BMC has ten employee resource groups (ERGs), each dedicated to a range of environmental, social, and governance (ESG) and diversity, equity, and inclusion (DEI) topics. In July, our One Earth ERG, which fosters environmental awareness and the United Nations Sustainable Development Goals including protecting life under water, observed “Plastic-Free July” for the entire month to highlight the growing threat of plastics to the environment, humans, and animals.
The impact of plastics
According to The Ocean Conservancy, an estimated 11 million metric tons of plastics are entering our oceans every year, on top of the estimated 200 million metric tons that currently circulate marine environments—equivalent to “dumping one New York City garbage truck full of plastic into the ocean every minute of every day for an entire year.”
Those same plastics are also finding their way into the water we drink and the food we eat. Recent research by the Medical University of Vienna stated that, “Five grams of plastic particles on average enter the human gastrointestinal tract per person per week. This is roughly equivalent to the weight of a credit card.”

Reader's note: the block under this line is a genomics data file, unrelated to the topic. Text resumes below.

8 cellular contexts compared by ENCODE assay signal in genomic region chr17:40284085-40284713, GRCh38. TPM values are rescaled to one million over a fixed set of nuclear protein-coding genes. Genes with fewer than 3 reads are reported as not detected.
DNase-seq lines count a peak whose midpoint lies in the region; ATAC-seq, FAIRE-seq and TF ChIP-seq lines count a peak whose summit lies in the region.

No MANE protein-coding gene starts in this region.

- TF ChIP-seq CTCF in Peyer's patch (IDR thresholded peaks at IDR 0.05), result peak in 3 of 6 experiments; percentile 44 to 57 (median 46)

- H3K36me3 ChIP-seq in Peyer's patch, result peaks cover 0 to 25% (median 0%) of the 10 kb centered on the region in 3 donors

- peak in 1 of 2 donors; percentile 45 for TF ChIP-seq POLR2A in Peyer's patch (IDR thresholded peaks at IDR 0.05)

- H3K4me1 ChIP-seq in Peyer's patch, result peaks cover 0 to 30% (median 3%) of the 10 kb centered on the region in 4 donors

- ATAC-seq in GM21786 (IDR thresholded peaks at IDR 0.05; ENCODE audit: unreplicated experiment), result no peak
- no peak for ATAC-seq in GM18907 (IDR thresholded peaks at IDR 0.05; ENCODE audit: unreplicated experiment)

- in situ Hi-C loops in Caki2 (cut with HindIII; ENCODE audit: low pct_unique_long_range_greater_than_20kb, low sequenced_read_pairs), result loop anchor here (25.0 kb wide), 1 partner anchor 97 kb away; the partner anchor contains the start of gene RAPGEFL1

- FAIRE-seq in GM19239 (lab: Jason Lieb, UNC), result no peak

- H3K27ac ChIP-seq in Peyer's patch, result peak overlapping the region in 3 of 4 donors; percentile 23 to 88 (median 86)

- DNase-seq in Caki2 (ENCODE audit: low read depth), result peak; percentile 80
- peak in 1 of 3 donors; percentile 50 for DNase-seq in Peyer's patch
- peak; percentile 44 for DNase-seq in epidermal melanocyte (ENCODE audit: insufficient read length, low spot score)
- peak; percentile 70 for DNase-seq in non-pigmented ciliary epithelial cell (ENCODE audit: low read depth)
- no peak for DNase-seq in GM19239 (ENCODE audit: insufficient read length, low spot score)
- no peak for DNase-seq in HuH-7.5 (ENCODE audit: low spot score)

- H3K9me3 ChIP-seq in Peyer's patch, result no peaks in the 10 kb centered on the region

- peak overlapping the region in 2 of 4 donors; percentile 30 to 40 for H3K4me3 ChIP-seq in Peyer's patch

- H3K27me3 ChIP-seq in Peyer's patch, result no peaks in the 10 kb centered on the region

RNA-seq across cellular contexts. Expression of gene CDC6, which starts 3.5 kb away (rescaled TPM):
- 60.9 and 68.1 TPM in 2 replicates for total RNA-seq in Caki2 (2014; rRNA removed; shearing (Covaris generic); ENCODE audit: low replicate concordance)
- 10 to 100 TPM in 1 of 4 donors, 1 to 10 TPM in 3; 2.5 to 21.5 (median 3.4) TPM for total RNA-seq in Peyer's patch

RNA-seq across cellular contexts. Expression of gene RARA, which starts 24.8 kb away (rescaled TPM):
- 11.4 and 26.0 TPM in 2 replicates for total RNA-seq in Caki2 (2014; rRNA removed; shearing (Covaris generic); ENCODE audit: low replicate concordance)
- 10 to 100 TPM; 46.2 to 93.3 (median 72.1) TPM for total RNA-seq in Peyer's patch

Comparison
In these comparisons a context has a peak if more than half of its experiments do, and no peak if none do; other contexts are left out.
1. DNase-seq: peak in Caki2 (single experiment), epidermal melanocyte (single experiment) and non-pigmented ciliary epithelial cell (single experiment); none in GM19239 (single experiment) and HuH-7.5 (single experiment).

According to the researchers, experimental studies indicate that ingested plastics passing through the gastrointestinal tract can lead to changes in the composition of the gut microbiome, the development of metabolic diseases such as diabetes, obesity, or chronic liver disease, and activate inflammatory and immune responses. Nanoplastics in particular are associated with biochemical processes that are involved in carcinogenesis.